Cantor's Diagonal Argument

Werg22

What allows us to do the construction found in Cantor's diagonal argument? Is there an axiom we must adopt to allow for such infinite constructions?

Hurkyl

Staff Emeritus
Gold Member
It doesn't take all that much set-theoretic structure for Cantor's argument to be valid. (It even works in the universe of finite sets)

In what sense are you using the phrase "infinite construction"? And why should that be relevant to anything?

The argument is pretty much the same as Russell's paradox; assuming the problematic function exists (an injection $\mathcal{P}(X) \to X$), you construct some set that has a self-contradictory membership relation in pretty much the same manner.

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robert Ihnot

There does not seem to be any need beyond mathematical induction, and the use of the excluded middle, (i.e. A or not A). We set things up in a countable way, and then rely upon proof by contradiction.

In fact, Euclid depends upon both of these principals in proving that the number of primes is infinite.

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Hurkyl

Staff Emeritus
Gold Member
Actually, the Diagonal argument doesn't even use the law of the excluded middle -- the law of noncontradiction is enough. The diagonal argument works in intuitionistic set theory, where the law of the excluded middle is invalid.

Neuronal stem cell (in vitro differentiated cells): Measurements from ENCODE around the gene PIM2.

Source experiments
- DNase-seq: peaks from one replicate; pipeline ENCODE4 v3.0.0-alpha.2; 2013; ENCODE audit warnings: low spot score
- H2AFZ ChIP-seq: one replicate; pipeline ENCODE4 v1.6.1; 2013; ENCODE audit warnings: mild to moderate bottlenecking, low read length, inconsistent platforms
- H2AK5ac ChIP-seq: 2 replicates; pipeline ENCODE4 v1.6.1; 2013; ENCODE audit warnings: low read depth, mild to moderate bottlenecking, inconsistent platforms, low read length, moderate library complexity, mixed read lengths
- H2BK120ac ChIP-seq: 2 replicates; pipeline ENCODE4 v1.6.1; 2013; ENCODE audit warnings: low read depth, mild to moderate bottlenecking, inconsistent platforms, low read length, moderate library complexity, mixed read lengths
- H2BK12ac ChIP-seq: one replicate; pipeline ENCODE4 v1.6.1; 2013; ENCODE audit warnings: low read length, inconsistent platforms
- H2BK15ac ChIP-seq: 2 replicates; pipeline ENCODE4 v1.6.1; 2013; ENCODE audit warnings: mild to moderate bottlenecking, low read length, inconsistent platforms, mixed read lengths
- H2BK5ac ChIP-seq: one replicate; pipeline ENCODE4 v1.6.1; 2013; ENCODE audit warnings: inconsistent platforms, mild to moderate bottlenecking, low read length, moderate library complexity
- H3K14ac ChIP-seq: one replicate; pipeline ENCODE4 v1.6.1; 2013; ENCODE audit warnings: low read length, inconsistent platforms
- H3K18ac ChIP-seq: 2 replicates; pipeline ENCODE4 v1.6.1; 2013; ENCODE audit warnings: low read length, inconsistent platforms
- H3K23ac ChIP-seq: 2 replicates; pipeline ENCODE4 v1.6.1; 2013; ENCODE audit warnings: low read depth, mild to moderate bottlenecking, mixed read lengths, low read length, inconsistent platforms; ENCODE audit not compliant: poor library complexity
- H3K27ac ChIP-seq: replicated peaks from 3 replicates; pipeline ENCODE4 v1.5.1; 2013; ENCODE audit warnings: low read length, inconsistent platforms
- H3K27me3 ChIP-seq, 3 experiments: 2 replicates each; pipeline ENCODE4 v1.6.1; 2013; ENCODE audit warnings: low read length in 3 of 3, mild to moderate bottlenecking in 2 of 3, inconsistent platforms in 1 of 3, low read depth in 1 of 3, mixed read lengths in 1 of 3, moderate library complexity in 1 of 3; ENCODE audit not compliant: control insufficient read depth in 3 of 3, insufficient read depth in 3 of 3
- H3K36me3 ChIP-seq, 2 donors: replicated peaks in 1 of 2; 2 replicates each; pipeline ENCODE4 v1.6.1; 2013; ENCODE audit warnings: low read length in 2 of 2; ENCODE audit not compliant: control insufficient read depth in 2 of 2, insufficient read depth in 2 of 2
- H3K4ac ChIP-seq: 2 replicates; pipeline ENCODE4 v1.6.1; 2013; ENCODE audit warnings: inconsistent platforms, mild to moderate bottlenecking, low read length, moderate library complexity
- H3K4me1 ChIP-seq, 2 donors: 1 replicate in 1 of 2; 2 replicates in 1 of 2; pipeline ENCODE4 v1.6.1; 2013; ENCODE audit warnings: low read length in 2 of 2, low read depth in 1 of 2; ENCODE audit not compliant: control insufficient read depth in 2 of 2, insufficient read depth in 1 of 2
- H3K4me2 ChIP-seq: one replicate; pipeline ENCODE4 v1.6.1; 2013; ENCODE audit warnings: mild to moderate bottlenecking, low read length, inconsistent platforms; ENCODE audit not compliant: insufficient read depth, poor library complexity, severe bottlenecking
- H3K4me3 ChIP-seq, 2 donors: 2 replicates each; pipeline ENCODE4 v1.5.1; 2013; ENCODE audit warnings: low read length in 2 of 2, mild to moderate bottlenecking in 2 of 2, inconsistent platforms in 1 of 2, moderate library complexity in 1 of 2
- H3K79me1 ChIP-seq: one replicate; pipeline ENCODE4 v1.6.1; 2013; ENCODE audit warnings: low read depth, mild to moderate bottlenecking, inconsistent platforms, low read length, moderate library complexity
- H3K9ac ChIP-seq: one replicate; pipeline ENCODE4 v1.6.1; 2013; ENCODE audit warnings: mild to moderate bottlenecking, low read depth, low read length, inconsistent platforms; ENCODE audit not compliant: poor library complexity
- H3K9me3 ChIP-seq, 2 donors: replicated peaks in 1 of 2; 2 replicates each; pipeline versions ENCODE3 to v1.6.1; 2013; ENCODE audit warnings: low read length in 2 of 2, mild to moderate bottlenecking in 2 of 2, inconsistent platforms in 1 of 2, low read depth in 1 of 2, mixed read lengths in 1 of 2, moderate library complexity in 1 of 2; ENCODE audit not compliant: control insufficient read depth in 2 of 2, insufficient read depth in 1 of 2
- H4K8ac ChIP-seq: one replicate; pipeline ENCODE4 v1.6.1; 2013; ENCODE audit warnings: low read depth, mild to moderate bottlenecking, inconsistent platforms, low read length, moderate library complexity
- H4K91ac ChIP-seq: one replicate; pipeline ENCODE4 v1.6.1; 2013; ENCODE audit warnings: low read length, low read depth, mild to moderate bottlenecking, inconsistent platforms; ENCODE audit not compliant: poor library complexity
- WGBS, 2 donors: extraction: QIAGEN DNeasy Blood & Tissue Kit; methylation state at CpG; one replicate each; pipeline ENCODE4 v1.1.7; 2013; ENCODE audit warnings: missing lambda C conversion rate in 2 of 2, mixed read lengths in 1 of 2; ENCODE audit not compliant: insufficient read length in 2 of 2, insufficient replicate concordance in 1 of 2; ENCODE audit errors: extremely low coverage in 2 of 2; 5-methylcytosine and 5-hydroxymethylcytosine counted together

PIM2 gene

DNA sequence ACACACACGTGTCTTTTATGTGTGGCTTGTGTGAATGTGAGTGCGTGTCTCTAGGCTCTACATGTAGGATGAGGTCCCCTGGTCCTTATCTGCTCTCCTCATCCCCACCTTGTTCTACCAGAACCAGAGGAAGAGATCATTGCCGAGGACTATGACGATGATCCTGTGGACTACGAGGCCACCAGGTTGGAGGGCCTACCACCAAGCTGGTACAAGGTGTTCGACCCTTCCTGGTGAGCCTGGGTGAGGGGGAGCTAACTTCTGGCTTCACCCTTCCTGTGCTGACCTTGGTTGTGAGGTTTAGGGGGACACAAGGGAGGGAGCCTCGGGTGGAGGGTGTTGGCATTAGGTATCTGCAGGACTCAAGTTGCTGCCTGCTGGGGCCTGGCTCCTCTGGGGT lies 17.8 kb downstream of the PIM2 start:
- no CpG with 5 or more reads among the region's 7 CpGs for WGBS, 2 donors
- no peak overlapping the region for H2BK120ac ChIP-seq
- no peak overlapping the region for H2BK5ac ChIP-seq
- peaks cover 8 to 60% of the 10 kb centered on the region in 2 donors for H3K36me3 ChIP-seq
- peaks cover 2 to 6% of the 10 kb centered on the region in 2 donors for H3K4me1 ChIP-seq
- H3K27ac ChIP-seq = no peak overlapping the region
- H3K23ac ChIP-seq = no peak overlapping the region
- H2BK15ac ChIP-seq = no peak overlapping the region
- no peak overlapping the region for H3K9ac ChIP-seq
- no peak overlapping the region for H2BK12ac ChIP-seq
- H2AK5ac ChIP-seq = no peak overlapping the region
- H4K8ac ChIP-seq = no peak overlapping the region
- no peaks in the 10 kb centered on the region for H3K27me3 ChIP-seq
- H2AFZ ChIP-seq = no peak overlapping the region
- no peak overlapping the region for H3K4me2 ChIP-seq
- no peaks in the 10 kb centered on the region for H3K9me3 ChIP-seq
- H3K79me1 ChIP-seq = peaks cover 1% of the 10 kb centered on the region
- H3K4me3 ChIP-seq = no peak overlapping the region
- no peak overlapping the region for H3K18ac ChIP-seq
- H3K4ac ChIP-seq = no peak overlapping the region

Werg22

What I mean by "infinite" construction is that we are allowed to select the next digit of the number ad infinitum - we allow ourselves to say that the construction "ends". Is this notion independent of others in mathematics; i.e. if we conduct mathematics without its use, do we get contradictions?

CRGreathouse

Homework Helper
What I mean by "infinite" construction is that we are allowed to select the next digit of the number ad infinitum - we allow ourselves to say that the construction "ends". Is this notion independent of others in mathematics; i.e. if we conduct mathematics without its use, do we get contradictions?

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